• Type-ahead is recommended for all trees, especially for trees with more than 7 root nodes:
    • Type a character: focus moves to the next node with a name that starts with the typed character.
    • Type multiple characters in rapid succession: focus moves to the next node with a name that starts with the string of characters typed.
  • * (Optional): Expands all siblings that are at the same level as the current node.
  • Selection in multi-select trees: Authors may implement either of two interaction models to support multiple selection: a recommended model that does not require the user to hold a modifier key, such as Shift or Ctrl, while navigating the list or an alternative model that does require modifier keys to be held while navigating in order to avoid losing selection states.
    • Recommended selection model – holding a modifier key while moving focus is not necessary:
      • Space: Toggles the selection state of the focused node.
      • Shift + Down Arrow (Optional): Moves focus to and toggles the selection state of the next node.
      • Shift + Up Arrow (Optional): Moves focus to and toggles the selection state of the previous node.
      • Shift + Space (Optional): Selects contiguous nodes from the last selected node to the current node.
      • Ctrl + Shift + Home (Optional): Selects the node with focus and all nodes up to the first node.
      • Ctrl + Shift + End (Optional): Selects the node with focus and all nodes down to the last node.
      • Ctrl + A (Optional): Selects all nodes in the tree. Optionally, if all nodes are selected, it can also unselect all nodes.
    • Alternative selection model – moving focus without holding the Shift or Ctrl modifier unselects all selected nodes except for the focused node:
      • Shift + Down Arrow: Moves focus to and toggles the selection state of the next node.
      • Shift + Up Arrow: Moves focus to and toggles the selection state of the previous node.
      • Ctrl + Down Arrow: Without changing the selection state, moves focus to the next node.
      • Ctrl + Up Arrow: Without changing the selection state, moves focus to the previous node.
      • Ctrl + Space: Toggles the selection state of the focused node.
      • Shift + Space (Optional): Selects contiguous nodes from the most recently selected node to the current node.
      • Ctrl + Shift + Home (Optional): Selects the node with focus and all nodes up to the first node.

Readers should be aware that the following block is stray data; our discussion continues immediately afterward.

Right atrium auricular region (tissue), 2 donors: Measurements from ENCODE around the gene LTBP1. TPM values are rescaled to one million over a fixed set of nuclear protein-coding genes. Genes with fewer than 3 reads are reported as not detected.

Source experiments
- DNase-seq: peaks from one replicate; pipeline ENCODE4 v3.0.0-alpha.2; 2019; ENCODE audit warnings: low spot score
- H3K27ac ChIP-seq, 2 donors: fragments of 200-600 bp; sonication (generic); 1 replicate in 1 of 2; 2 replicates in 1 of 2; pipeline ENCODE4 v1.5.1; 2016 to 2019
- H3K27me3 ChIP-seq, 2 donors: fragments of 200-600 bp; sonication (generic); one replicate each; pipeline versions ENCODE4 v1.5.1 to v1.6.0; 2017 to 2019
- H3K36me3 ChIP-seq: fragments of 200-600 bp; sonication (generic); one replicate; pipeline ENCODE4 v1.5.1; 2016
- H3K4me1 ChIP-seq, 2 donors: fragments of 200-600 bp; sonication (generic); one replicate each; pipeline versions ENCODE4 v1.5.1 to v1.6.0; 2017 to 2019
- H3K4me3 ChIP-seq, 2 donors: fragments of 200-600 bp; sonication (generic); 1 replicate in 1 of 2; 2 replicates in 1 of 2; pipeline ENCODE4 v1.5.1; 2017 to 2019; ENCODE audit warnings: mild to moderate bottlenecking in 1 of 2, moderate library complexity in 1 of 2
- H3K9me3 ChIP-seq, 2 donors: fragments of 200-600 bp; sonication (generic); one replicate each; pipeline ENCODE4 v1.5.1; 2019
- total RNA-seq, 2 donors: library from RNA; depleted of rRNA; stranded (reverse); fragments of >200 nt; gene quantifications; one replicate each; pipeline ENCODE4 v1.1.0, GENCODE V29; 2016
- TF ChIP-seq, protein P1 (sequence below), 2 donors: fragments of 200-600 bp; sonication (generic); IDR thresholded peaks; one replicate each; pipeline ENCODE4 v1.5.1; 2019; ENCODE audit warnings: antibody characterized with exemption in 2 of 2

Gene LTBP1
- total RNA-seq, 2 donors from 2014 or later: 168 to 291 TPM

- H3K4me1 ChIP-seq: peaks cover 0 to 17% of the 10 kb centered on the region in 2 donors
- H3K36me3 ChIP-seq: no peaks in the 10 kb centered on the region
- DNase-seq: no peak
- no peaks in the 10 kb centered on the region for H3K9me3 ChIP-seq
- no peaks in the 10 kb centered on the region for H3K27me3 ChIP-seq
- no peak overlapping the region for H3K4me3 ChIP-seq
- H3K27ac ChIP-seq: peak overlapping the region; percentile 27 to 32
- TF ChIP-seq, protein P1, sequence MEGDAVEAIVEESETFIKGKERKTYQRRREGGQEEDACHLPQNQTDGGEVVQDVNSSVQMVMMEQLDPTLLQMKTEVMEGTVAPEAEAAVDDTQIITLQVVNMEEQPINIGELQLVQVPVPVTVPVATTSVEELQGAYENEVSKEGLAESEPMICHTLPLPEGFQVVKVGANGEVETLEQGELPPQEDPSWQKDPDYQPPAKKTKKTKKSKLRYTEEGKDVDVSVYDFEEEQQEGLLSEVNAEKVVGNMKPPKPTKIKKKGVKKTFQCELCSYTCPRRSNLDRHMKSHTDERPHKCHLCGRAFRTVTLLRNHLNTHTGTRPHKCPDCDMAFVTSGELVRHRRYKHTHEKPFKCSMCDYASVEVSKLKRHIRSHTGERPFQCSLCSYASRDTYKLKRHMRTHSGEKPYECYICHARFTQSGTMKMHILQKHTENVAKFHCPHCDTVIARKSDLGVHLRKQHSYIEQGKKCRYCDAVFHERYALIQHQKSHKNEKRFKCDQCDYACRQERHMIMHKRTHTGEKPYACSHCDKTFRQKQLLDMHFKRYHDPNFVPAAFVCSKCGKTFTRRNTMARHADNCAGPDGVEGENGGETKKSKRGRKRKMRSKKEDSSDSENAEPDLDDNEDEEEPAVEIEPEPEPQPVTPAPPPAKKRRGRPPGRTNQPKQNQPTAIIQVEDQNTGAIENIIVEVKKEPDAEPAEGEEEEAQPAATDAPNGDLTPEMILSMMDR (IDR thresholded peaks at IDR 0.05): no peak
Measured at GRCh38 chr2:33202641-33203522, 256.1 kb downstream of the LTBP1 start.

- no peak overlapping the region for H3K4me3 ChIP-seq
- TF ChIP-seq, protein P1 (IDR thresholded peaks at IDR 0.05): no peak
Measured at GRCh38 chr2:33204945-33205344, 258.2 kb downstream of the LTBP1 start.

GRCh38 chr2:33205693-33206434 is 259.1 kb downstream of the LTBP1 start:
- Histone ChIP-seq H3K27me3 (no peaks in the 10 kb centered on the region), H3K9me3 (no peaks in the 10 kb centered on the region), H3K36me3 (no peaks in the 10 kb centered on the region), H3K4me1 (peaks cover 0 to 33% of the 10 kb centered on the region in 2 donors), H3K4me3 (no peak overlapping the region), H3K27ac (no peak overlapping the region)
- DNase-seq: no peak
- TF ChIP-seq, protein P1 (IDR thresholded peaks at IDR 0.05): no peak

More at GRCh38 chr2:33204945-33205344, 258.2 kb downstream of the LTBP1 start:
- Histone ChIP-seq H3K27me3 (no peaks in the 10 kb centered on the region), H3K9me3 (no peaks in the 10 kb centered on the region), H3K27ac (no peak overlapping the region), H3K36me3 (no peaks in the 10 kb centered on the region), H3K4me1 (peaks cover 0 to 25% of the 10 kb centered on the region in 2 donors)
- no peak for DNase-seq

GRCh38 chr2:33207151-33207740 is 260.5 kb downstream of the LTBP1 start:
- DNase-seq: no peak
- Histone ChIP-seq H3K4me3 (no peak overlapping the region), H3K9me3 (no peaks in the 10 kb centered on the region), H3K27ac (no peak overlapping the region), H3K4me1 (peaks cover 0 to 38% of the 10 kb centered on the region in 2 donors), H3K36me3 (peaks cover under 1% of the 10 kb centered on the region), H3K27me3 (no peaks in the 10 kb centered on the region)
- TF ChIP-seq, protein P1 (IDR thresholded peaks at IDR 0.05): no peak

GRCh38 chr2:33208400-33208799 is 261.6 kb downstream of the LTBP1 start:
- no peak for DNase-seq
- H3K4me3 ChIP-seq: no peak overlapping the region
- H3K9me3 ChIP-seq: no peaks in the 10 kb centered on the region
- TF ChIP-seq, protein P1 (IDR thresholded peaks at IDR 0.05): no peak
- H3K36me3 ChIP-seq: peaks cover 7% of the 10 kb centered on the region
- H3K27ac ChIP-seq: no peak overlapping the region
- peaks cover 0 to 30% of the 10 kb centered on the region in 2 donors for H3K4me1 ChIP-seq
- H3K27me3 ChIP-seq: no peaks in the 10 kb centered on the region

• Ctrl + Shift + End (Optional): Selects the node with focus and all nodes down to the last node.
      • Ctrl + A (Optional): Selects all nodes in the tree. Optionally, if all nodes are selected, it can also unselect all nodes.
Note:
  1. DOM focus (the active element) is functionally distinct from the selected state. For more details, see this description of differences between focus and selection.
  2. The tree role supports the aria-activedescendant property, which provides an alternative to moving DOM focus among treeitem elements when implementing keyboard navigation. For details, see Managing Focus in Composites Using aria-activedescendant.
  3. In a single-select tree, moving focus may optionally unselect the previously selected node and select the newly focused node. This model of selection is known as “selection follows focus”. Having selection follow focus can be very helpful in some circumstances and can severely degrade accessibility in others. For additional guidance, see Deciding When to Make Selection Automatically Follow Focus.
  4. If selecting or unselecting all nodes is an important function, implementing separate controls for these actions, such as buttons for “Select All” and “Unselect All”, significantly improves accessibility.
  5. If the nodes in a tree are arranged horizontally:
    1. Down Arrow performs as Right Arrow is described above and vice versa.
    2. Up Arrow performs as Left Arrow is described above and vice versa.

Source: WAI-ARIA Authoring Practices 1.1

For the tree menu created here, we’ve added in basic keyboard operability. Keyboard operation includes: Up and Down, and Left and Right Arrows for navigating within the tree, and the Enter or Space bar keys to toggle submenus open or closed. The Tab key by default enters and exits the tree menu and does not need to be defined as part of the keyboard operability of the tree menu.

Accessible Tree Menu in Action

Watch the following video showing ChromeVox interacting with a tree menu. The Tab key is used to navigate into the tree menu, to the first tree item, and to exit the tree menu. The Up and Down arrows are used to move between tree items. The Space bar or Enter key are used to expand and collapse a tree item with a submenu. When a submenu is opened, focus moves to the first tree item in the menu. Aim to have the tree menu you update in  Activity 13 operate and announce itself like the one in the video.

Video: Accessible Tree Menu

License

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Web Accessibility for Developers by Ryerson University, The Chang School is licensed under a Creative Commons Attribution-ShareAlike 4.0 International License, except where otherwise noted.